So I partnered up with Produce Made Simple again to develop a hearty, vegan dish that uses mushrooms to create a satisfying and satiating dish that is fit to be served at a formal event. Spinach, onion and dill are mixed into this seasoned egg-like tofu and stuffed into wonderful, umami-rich, portabella mushrooms. The mushrooms are baked to tender, juicy, perfection and finished with a crunchy coating of breadcrumbs to give this dish extra flavour and texture and bring it all together.

Serve it at a family dinner or brunch, but either way, you know that your guests are going to walk away satisfied :) Find the recipe here on Produce Made Simple.

The post Vegan Quiche Stuffed Portabella Mushrooms appeared first on The Viet Vegan.

]]>
https://thevietvegan.com/vegan-quiche-stuffed-portabella-mushrooms/feed/ 6
Vegan Raspberry Tarts https://thevietvegan.com/vegan-raspberry-tarts/ https://thevietvegan.com/vegan-raspberry-tarts/#comments Wed, 07 Jun 2017 14:00:05 +0000 http://thevietvegan.com/?p=8095 The post Vegan Raspberry Tarts appeared first on The Viet Vegan.

These vegan raspberry tarts are a simple treat; easy to make, easy to eat =P I forgot how much I enjoy baking. With the eczema on my hands, it’s been hard for me to have the mobility to work with dough and be able to wash my hands without excessively damaging my skin. Every now […]

The post Vegan Raspberry Tarts appeared first on The Viet Vegan.

]]>
The post Vegan Raspberry Tarts appeared first on The Viet Vegan.

Vegan Raspberry Tarts | The Viet Vegan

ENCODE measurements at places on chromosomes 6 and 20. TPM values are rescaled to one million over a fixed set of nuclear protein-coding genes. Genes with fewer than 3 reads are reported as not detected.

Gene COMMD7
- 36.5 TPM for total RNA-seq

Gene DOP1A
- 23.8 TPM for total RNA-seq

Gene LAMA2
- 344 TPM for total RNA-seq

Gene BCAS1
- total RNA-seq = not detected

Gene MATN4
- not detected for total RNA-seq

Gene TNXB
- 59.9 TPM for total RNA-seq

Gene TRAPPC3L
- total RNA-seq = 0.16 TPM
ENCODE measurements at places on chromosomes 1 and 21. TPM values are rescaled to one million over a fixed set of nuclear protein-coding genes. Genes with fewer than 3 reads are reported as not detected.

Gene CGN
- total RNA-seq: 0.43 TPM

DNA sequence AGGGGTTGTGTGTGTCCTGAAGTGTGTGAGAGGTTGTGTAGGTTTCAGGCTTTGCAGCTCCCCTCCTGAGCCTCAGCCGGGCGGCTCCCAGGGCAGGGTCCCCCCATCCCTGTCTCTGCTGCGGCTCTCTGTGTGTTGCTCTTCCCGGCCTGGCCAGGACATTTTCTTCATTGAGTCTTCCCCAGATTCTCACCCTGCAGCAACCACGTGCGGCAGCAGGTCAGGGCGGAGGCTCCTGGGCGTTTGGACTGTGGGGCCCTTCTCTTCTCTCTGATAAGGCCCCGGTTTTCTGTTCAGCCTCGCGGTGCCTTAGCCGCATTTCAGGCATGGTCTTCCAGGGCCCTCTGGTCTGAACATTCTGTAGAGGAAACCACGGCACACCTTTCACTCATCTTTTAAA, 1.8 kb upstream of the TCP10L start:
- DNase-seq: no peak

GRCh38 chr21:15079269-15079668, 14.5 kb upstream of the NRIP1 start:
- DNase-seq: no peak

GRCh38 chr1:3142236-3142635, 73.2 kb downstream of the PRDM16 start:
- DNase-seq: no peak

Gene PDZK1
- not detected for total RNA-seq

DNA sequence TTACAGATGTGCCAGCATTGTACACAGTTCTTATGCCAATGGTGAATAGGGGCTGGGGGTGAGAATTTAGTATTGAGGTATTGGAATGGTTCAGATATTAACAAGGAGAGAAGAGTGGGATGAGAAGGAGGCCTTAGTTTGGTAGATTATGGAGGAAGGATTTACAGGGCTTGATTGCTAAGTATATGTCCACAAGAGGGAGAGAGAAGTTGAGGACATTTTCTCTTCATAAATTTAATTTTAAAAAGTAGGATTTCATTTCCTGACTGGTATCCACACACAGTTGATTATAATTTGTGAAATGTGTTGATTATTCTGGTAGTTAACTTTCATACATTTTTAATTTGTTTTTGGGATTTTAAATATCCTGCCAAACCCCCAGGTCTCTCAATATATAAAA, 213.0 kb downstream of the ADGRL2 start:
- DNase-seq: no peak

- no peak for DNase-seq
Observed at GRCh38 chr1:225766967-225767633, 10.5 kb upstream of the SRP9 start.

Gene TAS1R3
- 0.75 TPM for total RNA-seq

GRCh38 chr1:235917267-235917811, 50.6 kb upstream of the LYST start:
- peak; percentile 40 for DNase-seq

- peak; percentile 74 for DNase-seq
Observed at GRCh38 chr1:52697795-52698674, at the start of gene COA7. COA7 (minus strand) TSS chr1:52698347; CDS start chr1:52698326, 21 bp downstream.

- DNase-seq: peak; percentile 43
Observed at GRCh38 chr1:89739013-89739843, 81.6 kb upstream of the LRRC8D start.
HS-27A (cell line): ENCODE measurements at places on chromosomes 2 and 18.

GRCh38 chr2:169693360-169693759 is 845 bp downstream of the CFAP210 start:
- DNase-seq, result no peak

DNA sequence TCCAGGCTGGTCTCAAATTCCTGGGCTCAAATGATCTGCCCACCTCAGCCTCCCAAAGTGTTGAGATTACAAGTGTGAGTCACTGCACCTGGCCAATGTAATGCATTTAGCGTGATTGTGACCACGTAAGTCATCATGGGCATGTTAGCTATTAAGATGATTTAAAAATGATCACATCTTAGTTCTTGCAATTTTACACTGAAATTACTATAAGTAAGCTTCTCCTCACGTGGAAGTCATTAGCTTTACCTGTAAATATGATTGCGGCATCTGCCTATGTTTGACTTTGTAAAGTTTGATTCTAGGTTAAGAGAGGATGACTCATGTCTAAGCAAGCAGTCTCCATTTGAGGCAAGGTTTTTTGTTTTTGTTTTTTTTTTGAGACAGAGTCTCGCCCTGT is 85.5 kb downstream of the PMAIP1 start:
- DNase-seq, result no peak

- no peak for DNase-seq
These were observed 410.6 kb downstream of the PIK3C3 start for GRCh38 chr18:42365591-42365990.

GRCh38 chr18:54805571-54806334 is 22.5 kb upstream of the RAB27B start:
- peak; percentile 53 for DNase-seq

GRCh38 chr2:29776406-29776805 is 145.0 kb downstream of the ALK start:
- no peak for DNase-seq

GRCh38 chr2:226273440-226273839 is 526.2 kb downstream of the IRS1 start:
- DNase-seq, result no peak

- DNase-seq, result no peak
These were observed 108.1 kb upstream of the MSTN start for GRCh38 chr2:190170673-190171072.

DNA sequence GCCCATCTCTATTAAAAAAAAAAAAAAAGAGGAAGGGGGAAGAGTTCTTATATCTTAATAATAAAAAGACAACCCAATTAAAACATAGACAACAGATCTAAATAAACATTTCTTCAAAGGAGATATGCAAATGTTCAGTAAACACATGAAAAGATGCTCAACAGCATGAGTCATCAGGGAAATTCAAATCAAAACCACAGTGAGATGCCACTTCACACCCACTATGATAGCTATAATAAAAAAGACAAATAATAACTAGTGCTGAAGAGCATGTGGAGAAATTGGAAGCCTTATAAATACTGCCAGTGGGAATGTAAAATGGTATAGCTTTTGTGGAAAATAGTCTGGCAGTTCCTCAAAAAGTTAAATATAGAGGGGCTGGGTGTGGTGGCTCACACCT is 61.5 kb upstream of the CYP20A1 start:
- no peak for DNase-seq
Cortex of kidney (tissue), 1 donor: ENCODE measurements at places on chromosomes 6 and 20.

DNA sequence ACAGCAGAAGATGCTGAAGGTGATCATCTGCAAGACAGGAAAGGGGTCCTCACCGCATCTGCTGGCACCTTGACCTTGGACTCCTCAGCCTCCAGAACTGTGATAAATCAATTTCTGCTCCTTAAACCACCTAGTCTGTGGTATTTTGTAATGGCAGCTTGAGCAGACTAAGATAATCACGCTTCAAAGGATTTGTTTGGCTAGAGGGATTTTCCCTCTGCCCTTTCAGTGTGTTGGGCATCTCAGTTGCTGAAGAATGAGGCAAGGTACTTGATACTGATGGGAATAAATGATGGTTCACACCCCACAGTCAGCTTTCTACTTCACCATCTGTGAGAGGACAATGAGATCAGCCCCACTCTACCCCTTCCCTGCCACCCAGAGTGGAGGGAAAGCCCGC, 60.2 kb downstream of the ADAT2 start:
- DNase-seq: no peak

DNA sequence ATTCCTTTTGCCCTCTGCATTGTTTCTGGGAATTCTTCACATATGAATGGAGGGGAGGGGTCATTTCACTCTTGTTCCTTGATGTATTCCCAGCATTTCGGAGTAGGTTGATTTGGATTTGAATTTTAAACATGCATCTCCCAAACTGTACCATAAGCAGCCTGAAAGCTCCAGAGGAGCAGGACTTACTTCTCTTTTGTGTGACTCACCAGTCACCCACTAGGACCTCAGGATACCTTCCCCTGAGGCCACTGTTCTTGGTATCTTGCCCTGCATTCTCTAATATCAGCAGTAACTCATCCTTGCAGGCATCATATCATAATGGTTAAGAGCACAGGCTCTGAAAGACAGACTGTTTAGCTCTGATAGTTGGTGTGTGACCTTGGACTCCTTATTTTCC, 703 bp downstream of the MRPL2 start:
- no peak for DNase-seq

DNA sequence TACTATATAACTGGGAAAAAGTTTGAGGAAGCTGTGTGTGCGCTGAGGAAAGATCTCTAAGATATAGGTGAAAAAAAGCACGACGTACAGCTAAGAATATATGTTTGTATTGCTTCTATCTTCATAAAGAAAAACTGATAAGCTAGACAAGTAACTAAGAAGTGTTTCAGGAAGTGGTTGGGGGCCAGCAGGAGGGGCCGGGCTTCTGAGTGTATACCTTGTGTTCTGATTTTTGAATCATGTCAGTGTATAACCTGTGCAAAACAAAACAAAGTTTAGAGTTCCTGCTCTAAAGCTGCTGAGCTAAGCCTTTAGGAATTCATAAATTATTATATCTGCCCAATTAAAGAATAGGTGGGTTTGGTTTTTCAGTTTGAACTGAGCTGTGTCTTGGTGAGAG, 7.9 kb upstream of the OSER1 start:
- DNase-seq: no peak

These vegan raspberry tarts are a simple treat;
easy to make, easy to eat =P

Vegan Raspberry Tarts | The Viet Vegan

I forgot how much I enjoy baking. With the eczema on my hands, it’s been hard for me to have the mobility to work with dough and be able to wash my hands without excessively damaging my skin. Every now and then, when I have the ability to bake again, I’m reminded how much I love the smell of caramelized sugar wafting in the air after a batch of cookies or pie goes into the oven.

It reminds me of that one pretty terrible movie with Mandy Moore, Diane Keaton, and Gabriel Macht before he got big with Suits. In Because I Said So, Mandy Moore bakes up a batch of cookies right before her date shows up at her house so that her house smelled like cookies, and that sort of stuck with me.

Vegan Raspberry Tarts | The Viet Vegan

I wouldn’t say that it’s the reason why I like baking, but it’s definitely one of the things I love about baking. When I was in university, I’d come home and bake cookies for my little brother because he didn’t really like sweets that much except for my soft baked chocolate chip cookies (the key is to underbake them!) I guess I baked them so much that he began to associate the smell of baked goods with me.

There was one time around Christmas time, I had been baking and my friend who was visitng asked my brother if he liked the smell of cookies.

He responded with, “Yes! It smells like Lisa.”

It almost made me want to cry–a little out of love, and a little out of guilt. He was probably around 8 or 9 at the time, and it had been about 3 or 4 years of me being in university in Ottawa, so I had spent nearly half his life away from home.

Vegan Raspberry Tarts | The Viet Vegan

I don’t tend to bake that much anymore–partly because of my hands/eczema, but also because my metabolism can’t handle 3 batches of macaron testing or cupcake testing like it used to. But whenever I do bake, I feel this satisfying feeling that I’m sharing a little good in the world. Paying it forward, one sweet bite at a time, and it makes my house smell good in the process :)